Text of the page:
It thus became really important for me to do this race justice this year. I mean, if you had only one chance left to do something you loved, how would you go about it?
Even though it hurts I can’t slow down
Walls are closing in and I hit the ground
Whispers of tomorrow echo in my mind
“Just one last time”
I have to say that as an “old hand” at the Cebu race I had less stress because I knew what I needed to get done; I was even happier to help my first-time friends with any questions they had about procedures, race course, and strategy.
The day before race day is important for me to get into the proper frame of mind, so it was good to get that started with a bike out, then a swim in the crystal-clear waters off Shangri-La Mactan.
The conditions at 10am were perfect: fish underwater everywhere we looked, a favorable current, and no chop. Ah, if only the race swim had been held then…
My family had gone off to Cebu City to visit some relatives. I took lunchtime and the early afternoon off from thoughts of triathlon and lazed about on Movenpick’s private beach amid German and Korean tourists who were probably clueless about the sporting event that would take place the next day.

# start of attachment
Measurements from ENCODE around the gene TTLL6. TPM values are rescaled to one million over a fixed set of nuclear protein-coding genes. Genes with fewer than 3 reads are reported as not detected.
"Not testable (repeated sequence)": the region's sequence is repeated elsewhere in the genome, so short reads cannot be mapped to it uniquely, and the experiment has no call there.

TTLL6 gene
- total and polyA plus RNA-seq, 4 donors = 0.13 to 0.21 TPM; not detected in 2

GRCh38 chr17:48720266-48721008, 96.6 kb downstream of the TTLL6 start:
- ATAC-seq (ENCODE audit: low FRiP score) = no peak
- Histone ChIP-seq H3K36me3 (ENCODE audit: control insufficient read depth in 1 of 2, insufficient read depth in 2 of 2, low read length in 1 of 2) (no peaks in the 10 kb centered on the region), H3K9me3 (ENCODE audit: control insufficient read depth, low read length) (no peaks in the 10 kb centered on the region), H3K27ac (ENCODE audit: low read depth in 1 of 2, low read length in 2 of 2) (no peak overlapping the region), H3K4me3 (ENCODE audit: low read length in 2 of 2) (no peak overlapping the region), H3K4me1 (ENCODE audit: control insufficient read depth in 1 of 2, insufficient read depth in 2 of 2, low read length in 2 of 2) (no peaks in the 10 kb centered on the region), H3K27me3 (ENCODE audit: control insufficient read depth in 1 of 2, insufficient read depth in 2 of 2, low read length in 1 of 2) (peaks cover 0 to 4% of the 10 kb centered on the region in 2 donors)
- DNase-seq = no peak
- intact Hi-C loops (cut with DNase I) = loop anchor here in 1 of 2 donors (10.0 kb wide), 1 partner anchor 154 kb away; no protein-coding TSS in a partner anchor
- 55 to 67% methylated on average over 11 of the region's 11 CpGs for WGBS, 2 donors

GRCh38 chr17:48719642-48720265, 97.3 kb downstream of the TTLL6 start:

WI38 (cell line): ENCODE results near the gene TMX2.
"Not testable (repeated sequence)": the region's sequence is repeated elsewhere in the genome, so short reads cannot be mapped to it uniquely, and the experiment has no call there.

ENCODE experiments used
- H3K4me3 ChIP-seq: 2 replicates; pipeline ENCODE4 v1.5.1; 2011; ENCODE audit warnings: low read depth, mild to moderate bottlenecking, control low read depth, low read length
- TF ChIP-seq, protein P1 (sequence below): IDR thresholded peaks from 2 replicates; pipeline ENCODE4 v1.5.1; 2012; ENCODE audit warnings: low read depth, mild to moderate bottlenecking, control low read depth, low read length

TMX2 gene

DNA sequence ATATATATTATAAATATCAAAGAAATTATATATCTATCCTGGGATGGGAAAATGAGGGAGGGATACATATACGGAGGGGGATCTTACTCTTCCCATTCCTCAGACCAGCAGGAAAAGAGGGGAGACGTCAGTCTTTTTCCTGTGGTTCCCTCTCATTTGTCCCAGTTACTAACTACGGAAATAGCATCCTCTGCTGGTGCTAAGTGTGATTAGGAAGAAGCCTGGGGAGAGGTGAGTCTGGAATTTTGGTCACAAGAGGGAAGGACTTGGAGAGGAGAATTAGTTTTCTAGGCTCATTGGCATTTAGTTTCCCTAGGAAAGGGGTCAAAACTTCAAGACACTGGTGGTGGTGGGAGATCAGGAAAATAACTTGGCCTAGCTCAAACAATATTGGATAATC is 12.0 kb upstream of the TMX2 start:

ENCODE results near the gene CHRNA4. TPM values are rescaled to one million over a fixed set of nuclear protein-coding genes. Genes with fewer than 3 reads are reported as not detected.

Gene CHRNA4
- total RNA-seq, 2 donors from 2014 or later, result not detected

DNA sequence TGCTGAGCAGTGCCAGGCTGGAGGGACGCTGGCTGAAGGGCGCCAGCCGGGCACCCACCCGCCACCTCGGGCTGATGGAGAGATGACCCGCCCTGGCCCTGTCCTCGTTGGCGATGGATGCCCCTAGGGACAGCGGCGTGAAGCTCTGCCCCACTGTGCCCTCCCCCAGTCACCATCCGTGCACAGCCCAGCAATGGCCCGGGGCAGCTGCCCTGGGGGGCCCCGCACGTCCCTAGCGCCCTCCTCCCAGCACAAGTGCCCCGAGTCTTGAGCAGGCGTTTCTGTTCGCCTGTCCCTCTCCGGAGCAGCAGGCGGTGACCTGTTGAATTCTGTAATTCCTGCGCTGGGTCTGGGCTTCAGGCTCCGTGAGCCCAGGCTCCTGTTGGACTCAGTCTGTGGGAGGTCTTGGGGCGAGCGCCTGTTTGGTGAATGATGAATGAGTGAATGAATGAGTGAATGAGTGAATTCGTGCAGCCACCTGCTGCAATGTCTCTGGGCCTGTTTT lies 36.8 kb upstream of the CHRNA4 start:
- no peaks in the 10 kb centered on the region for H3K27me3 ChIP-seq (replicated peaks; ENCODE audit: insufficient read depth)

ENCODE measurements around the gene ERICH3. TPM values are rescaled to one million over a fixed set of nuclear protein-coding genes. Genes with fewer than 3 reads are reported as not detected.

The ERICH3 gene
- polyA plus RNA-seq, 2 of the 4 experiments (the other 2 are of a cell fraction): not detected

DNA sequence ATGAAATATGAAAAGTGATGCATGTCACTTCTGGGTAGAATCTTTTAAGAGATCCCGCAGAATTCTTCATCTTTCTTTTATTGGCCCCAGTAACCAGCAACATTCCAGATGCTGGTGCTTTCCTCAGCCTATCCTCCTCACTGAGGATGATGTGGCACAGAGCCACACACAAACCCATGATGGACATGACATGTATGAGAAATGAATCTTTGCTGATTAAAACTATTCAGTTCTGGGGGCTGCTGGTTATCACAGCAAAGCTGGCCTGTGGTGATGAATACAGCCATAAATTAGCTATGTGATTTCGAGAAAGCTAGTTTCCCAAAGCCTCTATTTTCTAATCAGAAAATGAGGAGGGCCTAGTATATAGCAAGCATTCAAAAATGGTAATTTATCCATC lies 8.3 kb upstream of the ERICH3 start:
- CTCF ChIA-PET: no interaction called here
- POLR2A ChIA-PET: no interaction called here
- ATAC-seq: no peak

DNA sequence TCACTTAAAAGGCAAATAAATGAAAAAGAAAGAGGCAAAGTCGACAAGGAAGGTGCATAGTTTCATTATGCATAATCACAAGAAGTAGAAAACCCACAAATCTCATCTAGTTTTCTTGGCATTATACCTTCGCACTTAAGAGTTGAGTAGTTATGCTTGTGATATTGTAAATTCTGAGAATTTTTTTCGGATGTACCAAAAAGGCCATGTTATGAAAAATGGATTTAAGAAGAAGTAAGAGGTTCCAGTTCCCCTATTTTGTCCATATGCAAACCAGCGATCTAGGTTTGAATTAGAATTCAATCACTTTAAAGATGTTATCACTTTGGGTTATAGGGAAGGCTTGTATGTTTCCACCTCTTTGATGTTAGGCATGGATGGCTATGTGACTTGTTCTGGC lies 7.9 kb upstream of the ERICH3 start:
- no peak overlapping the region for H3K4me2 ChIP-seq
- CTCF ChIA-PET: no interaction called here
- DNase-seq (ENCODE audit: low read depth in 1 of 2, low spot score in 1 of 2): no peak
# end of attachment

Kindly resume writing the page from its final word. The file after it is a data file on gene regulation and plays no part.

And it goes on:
I only had a few hours before I re-entered the fray at bike check-in and race briefing, and those few hours were spent snoozing in a cabana beachside. Then it was time to sticker the bike and wheel it into a massive transition area, which was thankfully fully carpeted this year, blanketing the rocks underfoot.
After that it was a good time to meet up with friends for some selfies and fun snaps. I knew that on race morning it would be nearly impossible to find everyone and wish them well.